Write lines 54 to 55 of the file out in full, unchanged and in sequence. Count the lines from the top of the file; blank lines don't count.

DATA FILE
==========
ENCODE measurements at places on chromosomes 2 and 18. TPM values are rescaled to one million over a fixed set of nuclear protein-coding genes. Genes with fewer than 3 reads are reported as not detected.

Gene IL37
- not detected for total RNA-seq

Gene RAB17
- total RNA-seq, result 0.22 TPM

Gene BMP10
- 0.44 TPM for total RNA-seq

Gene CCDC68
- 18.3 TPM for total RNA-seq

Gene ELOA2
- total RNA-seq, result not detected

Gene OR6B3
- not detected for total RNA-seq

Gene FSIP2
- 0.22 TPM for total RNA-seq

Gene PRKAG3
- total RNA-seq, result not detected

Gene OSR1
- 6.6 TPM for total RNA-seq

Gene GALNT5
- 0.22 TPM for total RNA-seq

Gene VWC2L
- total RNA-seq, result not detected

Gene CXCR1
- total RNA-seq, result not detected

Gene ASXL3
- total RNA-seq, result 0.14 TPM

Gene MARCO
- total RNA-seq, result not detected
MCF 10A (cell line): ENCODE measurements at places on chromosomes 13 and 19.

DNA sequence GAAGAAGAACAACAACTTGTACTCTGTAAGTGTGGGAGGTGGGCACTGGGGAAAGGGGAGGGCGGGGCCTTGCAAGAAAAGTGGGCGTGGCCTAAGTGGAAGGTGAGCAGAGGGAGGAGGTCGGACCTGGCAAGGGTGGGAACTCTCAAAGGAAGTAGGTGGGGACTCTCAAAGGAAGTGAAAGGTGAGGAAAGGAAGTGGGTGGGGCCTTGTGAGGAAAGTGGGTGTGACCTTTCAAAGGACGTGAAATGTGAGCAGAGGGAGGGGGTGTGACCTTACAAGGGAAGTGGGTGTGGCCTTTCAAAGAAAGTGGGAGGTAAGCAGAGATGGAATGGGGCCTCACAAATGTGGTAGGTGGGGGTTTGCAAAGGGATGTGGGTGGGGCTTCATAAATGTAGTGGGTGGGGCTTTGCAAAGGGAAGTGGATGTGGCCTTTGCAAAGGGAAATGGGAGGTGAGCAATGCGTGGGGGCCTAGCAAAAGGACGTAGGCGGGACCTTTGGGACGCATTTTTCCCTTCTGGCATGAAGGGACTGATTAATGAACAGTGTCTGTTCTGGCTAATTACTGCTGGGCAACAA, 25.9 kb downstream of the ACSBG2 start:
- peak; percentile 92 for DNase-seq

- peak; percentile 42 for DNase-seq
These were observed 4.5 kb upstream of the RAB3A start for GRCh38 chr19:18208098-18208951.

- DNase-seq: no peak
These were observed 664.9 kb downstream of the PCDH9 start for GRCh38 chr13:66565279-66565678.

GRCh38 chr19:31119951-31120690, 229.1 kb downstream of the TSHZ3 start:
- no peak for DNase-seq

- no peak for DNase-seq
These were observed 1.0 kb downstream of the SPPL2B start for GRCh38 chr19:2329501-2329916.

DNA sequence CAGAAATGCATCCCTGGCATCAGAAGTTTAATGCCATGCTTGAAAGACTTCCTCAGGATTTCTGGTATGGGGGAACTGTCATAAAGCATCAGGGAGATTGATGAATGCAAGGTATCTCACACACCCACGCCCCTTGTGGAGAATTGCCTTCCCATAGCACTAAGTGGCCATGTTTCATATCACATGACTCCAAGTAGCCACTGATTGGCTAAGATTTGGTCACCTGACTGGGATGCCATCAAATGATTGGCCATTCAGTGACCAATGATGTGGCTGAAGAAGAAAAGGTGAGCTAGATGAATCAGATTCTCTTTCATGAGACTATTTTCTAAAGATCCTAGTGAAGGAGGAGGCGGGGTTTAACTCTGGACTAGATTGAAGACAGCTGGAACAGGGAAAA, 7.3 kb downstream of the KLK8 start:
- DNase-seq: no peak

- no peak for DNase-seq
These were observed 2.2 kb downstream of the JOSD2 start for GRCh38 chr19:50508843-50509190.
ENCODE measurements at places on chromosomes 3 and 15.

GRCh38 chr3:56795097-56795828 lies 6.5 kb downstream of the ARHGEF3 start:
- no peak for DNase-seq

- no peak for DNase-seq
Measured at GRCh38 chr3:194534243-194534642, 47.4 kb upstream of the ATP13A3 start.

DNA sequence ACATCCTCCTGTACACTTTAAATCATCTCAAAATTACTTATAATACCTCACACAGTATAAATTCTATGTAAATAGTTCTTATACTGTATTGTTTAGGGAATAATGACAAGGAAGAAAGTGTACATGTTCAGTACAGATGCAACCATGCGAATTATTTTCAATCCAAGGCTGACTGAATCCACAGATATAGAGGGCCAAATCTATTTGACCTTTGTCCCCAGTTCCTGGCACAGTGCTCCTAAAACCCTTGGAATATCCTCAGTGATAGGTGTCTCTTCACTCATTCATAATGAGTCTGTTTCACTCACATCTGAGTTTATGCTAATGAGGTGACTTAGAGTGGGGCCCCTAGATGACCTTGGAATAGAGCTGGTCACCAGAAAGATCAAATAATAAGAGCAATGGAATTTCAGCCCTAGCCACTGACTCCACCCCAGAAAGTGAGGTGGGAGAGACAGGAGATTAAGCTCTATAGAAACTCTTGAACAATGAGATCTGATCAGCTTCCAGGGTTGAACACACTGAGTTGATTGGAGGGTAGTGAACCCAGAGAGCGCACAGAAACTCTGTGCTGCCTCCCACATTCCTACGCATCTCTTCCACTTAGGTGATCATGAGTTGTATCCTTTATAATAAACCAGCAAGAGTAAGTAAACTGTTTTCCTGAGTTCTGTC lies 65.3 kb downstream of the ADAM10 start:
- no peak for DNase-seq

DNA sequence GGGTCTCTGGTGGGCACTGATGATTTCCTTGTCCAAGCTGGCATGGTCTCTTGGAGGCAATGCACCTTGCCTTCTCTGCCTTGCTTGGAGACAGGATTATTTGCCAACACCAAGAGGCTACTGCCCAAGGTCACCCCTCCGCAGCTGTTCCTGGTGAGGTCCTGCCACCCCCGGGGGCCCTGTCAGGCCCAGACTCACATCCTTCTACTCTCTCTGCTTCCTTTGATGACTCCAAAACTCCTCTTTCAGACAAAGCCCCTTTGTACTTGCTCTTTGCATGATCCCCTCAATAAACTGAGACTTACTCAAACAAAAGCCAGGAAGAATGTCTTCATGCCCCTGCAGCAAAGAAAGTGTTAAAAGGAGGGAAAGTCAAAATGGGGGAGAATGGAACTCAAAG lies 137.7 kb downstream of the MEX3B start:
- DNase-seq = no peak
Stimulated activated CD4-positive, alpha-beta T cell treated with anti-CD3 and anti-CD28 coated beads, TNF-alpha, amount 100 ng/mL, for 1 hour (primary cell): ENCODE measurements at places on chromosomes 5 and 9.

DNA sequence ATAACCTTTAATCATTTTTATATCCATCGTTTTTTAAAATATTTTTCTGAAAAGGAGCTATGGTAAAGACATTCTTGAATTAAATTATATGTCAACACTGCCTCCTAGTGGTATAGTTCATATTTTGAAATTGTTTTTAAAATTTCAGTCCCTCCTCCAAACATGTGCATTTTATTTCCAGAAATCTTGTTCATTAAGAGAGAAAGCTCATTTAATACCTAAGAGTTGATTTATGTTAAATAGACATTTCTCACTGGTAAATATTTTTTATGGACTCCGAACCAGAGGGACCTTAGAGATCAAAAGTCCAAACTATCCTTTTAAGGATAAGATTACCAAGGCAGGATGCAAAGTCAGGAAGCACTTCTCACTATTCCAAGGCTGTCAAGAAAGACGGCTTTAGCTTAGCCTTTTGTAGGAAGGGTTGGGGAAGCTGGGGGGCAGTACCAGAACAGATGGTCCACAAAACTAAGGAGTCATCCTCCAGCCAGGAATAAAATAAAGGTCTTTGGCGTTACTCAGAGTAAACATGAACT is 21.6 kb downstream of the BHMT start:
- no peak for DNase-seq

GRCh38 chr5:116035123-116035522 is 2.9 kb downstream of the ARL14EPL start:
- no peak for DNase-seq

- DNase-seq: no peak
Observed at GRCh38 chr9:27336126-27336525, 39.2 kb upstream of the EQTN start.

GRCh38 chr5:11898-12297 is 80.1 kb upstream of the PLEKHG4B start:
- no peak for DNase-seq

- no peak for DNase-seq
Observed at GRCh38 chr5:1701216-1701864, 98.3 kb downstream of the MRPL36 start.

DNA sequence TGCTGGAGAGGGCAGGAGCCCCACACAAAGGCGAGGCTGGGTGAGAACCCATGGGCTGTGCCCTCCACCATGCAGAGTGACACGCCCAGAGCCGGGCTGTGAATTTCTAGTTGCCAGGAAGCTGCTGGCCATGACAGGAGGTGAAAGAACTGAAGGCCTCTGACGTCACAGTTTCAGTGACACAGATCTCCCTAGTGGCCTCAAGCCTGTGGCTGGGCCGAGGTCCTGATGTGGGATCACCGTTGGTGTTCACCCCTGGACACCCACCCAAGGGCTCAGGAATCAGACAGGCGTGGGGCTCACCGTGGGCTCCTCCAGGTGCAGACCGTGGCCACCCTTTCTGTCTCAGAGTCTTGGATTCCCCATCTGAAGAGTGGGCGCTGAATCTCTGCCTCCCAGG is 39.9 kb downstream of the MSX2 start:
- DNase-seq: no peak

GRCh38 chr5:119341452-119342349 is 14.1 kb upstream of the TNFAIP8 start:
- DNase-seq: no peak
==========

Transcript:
Stimulated activated CD4-positive, alpha-beta T cell treated with anti-CD3 and anti-CD28 coated beads, TNF-alpha, amount 100 ng/mL, for 1 hour (primary cell): ENCODE measurements at places on chromosomes 5 and 9.

DNA sequence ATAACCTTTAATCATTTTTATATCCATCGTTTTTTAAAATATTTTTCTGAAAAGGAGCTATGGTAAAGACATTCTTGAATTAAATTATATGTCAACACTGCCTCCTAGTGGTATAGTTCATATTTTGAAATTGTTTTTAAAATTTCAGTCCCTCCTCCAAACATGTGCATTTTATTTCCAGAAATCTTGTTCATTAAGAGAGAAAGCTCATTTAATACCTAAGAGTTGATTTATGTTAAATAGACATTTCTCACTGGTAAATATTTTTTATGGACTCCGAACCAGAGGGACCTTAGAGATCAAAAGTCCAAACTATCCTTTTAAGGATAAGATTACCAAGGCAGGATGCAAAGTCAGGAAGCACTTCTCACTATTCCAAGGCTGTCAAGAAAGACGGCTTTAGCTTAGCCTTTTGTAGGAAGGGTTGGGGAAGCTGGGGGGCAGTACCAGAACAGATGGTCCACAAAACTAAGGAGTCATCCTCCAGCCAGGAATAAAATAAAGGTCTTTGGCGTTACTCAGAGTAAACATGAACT is 21.6 kb downstream of the BHMT start: